You’ve been curating BuildingEnergy Boston sessions for a long time, Fred. What makes this year’s two sessions on LED lighting unique?
There’s so much happening right now, good and bad, that . I think it will become clear in these two sessions that everyone's lighting practice needs adjustment.
Even years into the “LED Revolution,” simply presuming that “everything LED is advantageous” is dangerous.
Who is the intended audience for these two sessions?
Though the presenters are top-in-the-nation experts, and will presume an audience that’s knowledgeable about energy efficiency, but not necessarily expert in lighting.
Energy professionals need to be adept in lighting, at least to some extent. Lighting is involved in all building types in all sectors -- residential, commercial, multifamily, industrial, new construction and retrofit -- and central to any energy consideration.
Okay, so lay it on me. What’s the bad news?
In the residential arena, there are problems resulting from mismatches between LEDs and dimming systems. There have been some awful stories: an energy auditor switches out all the bulbs in a home for new high-efficiency LEDs, walks out the door, of course taking away the old bulbs. Shortly thereafter, the homeowner turns on the lights, everything goes haywire, the lights flash and flicker. After much anxiety, an electrician is brought in to swap out the dimming system to the tune of hundreds of dollars. So much for straightforward residential auditing.
Outside of residential, a suddenly-widespread myth that we’ll be tackling is that LED replacement tubes are better than straight tube fluorescent lamps. Some large ESCOs (Energy Service Companies) are auditing, retrofitting, and blindly direct-installing new LED tubes wherever fluorescents currently sit. At best, the base efficiency of these devices isn’t much greater than the standard efficient fluorescent. So, at only 12 or 15 watts each, while we might see dramatic energy savings (good), the LED tubes cannot provide equivalent light levels in the vast majority of cases (bad).
Both of these problems border on crises for energy professionals, and BE16 will be the first time they will be discussed in public.
Wow, those are some pretty heavy issues. Is there any good news coming out of your sessions?
Absolutely! The positive developments are extraordinary, and even more dramatic.
On the consumer front, we will explore brand-new major improvements in the stellar Energy Star lighting program for screw-in bulbs. Those who have any involvement with light bulbs will need to hear about huge steps being made in the right direction.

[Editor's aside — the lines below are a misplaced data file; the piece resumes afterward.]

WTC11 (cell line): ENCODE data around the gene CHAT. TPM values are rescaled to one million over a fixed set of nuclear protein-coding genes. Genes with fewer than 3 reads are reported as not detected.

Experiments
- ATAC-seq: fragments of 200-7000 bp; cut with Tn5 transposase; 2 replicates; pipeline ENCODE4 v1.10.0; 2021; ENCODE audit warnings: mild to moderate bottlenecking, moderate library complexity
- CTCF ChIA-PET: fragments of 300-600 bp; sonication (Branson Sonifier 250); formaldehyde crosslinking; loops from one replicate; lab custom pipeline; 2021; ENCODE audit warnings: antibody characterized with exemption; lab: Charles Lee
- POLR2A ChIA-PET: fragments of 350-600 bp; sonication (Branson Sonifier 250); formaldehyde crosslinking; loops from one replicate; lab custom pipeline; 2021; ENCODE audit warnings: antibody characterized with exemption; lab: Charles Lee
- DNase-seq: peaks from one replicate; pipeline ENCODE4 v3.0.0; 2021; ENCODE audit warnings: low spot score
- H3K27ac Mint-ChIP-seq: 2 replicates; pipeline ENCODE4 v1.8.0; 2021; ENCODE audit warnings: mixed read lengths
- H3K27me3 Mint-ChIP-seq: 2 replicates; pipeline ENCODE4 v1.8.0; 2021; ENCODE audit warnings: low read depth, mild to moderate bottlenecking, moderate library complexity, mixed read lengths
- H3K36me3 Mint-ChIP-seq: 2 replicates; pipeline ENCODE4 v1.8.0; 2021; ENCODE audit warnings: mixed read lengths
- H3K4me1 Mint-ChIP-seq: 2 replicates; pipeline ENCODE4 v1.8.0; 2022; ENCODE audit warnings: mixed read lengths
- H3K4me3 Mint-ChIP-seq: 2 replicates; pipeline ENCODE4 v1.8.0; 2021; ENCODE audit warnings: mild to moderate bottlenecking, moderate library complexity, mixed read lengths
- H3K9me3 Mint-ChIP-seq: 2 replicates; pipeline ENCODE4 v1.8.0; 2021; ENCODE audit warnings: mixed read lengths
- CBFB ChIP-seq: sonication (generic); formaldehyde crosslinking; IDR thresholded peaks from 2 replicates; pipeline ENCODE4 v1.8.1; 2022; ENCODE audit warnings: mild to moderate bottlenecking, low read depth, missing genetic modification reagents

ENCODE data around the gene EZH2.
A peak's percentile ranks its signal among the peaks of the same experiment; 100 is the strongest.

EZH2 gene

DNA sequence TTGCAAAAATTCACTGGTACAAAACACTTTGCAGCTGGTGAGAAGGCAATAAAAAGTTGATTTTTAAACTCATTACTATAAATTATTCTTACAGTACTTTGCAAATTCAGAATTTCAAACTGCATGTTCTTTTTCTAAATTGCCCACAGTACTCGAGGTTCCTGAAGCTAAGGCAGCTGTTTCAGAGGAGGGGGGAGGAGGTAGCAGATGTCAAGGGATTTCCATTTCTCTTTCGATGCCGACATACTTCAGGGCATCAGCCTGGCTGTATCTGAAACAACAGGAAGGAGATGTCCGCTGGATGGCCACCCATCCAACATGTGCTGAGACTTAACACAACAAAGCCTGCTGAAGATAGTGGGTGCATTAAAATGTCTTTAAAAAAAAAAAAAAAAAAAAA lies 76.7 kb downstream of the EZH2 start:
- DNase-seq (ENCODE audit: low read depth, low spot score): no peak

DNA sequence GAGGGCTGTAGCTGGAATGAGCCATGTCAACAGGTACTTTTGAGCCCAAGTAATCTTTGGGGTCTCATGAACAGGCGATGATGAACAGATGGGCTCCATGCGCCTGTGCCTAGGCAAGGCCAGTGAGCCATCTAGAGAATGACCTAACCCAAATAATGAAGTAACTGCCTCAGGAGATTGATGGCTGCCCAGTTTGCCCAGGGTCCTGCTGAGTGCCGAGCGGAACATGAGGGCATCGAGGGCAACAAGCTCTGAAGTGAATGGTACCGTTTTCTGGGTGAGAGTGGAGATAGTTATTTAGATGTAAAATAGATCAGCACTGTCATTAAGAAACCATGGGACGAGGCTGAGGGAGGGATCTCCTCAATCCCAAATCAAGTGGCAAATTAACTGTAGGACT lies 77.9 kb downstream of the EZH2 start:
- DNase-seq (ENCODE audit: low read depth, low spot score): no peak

And, we’ll hear about the good work going on to resolve the bulb-dimmer mismatch issue.
On the commercial front, it’s great news that there are now many quality LED fixtures on the market that reduce energy use significantly compared to straight-tube fluorescent. And, when appropriately paired with smart controls, they can reduce energy consumption 30 to 70% compared to fluorescents. Designing and specifying new LED fixtures to maximize efficiency, and training building operators to use smart controls properly, will take more technical expertise than ever. And such opportunities will be expanding as new code requirements come into effect.
What will attendees get from being there in person that they wouldn’t necessarily learn otherwise?
Well, I am cautious to say this, but I don't think any of these developments, positive or negative, can be learned elsewhere. These are breaking issues, at most just a few months old. Perhaps there are references here and there, but they are generally obscure. There is no one good place to go to get the big picture, certainly not as we'll be presenting it at BE16.
All of us in energy conservation work under a tremendous responsibility. On a daily basis, we've got the pressures of our own organizations, and the immediacy of our clients, just like any job. But, the weight of the future of our planet is also upon us.
We might prefer if lighting could be delegated to “experts;” and trust that “they” know what they're doing in responsibly moving toward greater efficiency. However, it has been increasingly clear to me that the frenzy and chaos inherent in this technological revolution means forward and backward motion can be blurry.
It's up to each of us to learn at least enough to know we're going in the right direction.
About Fred Davis
Fred is President of Fred Davis Corporation, wholesale supplier of efficient lighting products since 1983; active in multi-family, weatherization, municipal markets nationwide. Fred chaired the first national conference on energy-efficient lighting (a NESEA conference), and helped devise the first national standards for lamp efficiency. Fred helped introduce the world to the compact fluorescent, the electronic ballast, and now the LED streetlight. A leader in the field, he’s presented on energy-efficient lighting from Stockholm to Sacramento.
NESEA advances sustainability practices in the built environment by cultivating a cross-disciplinary community where practitioners are encouraged to share, collaborate and learn.